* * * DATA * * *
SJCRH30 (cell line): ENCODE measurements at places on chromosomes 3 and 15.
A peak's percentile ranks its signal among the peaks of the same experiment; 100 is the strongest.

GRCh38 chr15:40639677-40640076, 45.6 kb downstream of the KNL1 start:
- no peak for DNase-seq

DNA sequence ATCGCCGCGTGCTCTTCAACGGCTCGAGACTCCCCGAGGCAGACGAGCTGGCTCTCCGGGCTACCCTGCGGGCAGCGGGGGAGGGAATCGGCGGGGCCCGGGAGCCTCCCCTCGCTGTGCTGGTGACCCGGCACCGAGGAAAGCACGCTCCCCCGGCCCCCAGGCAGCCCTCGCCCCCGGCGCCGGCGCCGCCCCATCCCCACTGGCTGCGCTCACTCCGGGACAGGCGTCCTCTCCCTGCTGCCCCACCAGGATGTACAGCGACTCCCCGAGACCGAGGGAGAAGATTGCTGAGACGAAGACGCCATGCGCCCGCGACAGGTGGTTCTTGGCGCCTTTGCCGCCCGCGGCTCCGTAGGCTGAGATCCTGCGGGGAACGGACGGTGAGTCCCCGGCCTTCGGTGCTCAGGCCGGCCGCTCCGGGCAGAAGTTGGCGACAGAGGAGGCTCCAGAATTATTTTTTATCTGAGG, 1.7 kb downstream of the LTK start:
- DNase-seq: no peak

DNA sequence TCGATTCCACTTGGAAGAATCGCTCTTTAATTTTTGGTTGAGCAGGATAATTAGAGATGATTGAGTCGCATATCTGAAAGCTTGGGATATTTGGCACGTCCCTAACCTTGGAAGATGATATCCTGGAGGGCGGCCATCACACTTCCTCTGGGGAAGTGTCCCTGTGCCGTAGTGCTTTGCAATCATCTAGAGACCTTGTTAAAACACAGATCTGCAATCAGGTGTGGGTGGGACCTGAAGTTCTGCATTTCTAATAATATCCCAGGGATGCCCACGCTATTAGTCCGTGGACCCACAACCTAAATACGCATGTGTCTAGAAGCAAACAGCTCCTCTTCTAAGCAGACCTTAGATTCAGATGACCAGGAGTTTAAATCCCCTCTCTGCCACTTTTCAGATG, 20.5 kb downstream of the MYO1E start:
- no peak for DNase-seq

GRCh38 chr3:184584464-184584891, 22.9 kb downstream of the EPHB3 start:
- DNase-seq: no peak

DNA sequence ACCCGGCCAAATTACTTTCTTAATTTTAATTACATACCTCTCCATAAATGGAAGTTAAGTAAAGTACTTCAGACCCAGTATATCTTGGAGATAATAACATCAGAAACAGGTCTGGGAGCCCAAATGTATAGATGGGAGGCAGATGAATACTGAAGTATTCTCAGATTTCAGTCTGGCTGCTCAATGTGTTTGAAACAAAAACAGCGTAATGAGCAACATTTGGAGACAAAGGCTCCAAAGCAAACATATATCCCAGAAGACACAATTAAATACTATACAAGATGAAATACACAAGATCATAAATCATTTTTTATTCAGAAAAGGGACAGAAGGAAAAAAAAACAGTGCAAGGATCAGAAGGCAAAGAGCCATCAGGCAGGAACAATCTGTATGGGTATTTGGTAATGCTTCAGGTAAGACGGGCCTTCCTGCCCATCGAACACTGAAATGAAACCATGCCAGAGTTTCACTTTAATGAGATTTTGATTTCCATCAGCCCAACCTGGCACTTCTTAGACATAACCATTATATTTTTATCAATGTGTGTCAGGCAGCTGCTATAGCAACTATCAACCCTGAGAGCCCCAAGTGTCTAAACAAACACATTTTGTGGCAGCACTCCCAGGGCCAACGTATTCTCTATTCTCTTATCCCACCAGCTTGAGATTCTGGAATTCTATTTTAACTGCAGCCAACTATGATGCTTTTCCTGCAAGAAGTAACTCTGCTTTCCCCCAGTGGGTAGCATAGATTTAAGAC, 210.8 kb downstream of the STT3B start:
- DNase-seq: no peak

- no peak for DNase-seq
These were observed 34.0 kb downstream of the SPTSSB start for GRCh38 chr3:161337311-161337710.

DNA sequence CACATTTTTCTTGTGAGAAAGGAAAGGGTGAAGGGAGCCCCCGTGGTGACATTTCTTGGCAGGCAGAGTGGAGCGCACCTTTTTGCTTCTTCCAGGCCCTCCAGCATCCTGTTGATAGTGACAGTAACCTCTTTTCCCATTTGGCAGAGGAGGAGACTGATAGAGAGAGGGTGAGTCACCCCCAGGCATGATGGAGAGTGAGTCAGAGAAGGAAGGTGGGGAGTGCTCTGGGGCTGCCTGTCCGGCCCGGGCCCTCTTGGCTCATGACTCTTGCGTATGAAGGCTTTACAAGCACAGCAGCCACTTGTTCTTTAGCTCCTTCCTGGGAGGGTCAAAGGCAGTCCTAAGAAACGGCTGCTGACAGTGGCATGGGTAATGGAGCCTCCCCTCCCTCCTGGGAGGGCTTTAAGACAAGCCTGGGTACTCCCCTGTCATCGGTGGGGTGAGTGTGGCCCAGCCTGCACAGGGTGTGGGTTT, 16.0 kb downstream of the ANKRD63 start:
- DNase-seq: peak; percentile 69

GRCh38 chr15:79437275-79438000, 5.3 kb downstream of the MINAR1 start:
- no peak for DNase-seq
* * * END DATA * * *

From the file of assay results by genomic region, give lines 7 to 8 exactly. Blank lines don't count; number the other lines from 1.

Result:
DNA sequence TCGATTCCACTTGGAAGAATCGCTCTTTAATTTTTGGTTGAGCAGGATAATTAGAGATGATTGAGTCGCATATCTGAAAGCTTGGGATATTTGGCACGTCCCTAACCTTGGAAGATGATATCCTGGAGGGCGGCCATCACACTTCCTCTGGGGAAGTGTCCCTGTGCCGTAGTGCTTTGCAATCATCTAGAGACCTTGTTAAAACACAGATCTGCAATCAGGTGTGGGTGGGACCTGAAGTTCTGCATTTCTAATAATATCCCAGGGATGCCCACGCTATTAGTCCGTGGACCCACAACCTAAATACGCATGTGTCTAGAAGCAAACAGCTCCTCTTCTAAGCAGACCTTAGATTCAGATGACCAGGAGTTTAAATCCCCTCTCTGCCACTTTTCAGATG, 20.5 kb downstream of the MYO1E start:
- no peak for DNase-seq